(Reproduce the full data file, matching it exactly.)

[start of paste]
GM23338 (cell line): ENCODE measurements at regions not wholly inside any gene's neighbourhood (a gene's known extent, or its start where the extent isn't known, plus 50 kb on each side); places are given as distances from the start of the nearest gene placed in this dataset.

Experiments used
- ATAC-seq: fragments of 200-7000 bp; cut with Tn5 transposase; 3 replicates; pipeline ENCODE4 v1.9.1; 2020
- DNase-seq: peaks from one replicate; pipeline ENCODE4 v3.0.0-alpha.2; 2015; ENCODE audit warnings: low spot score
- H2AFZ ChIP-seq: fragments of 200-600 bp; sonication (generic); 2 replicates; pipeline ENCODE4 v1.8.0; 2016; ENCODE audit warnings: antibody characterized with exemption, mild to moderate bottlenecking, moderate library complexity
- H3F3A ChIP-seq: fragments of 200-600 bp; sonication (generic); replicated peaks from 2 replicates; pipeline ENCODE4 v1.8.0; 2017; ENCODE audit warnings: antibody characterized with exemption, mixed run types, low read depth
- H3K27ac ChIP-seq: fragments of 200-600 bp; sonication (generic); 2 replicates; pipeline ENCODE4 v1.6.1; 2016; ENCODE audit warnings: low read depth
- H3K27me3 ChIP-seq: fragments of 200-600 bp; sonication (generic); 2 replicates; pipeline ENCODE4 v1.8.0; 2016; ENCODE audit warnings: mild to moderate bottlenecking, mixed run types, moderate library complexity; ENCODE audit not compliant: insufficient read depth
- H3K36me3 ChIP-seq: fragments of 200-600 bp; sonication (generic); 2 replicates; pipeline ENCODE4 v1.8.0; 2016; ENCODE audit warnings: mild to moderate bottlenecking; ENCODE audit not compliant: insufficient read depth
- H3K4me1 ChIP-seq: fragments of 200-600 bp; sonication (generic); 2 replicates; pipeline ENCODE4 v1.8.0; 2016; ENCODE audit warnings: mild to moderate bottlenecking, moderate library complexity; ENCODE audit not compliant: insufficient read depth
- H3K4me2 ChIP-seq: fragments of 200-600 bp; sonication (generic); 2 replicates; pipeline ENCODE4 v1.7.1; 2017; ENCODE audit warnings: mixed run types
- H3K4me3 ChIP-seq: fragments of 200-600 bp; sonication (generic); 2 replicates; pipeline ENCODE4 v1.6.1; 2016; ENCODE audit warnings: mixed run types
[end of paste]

GM23338 (cell line): ENCODE measurements at regions not wholly inside any gene's neighbourhood (a gene's known extent, or its start where the extent isn't known, plus 50 kb on each side); places are given as distances from the start of the nearest gene placed in this dataset.

Experiments used
- ATAC-seq: fragments of 200-7000 bp; cut with Tn5 transposase; 3 replicates; pipeline ENCODE4 v1.9.1; 2020
- DNase-seq: peaks from one replicate; pipeline ENCODE4 v3.0.0-alpha.2; 2015; ENCODE audit warnings: low spot score
- H2AFZ ChIP-seq: fragments of 200-600 bp; sonication (generic); 2 replicates; pipeline ENCODE4 v1.8.0; 2016; ENCODE audit warnings: antibody characterized with exemption, mild to moderate bottlenecking, moderate library complexity
- H3F3A ChIP-seq: fragments of 200-600 bp; sonication (generic); replicated peaks from 2 replicates; pipeline ENCODE4 v1.8.0; 2017; ENCODE audit warnings: antibody characterized with exemption, mixed run types, low read depth
- H3K27ac ChIP-seq: fragments of 200-600 bp; sonication (generic); 2 replicates; pipeline ENCODE4 v1.6.1; 2016; ENCODE audit warnings: low read depth
- H3K27me3 ChIP-seq: fragments of 200-600 bp; sonication (generic); 2 replicates; pipeline ENCODE4 v1.8.0; 2016; ENCODE audit warnings: mild to moderate bottlenecking, mixed run types, moderate library complexity; ENCODE audit not compliant: insufficient read depth
- H3K36me3 ChIP-seq: fragments of 200-600 bp; sonication (generic); 2 replicates; pipeline ENCODE4 v1.8.0; 2016; ENCODE audit warnings: mild to moderate bottlenecking; ENCODE audit not compliant: insufficient read depth
- H3K4me1 ChIP-seq: fragments of 200-600 bp; sonication (generic); 2 replicates; pipeline ENCODE4 v1.8.0; 2016; ENCODE audit warnings: mild to moderate bottlenecking, moderate library complexity; ENCODE audit not compliant: insufficient read depth
- H3K4me2 ChIP-seq: fragments of 200-600 bp; sonication (generic); 2 replicates; pipeline ENCODE4 v1.7.1; 2017; ENCODE audit warnings: mixed run types
- H3K4me3 ChIP-seq: fragments of 200-600 bp; sonication (generic); 2 replicates; pipeline ENCODE4 v1.6.1; 2016; ENCODE audit warnings: mixed run types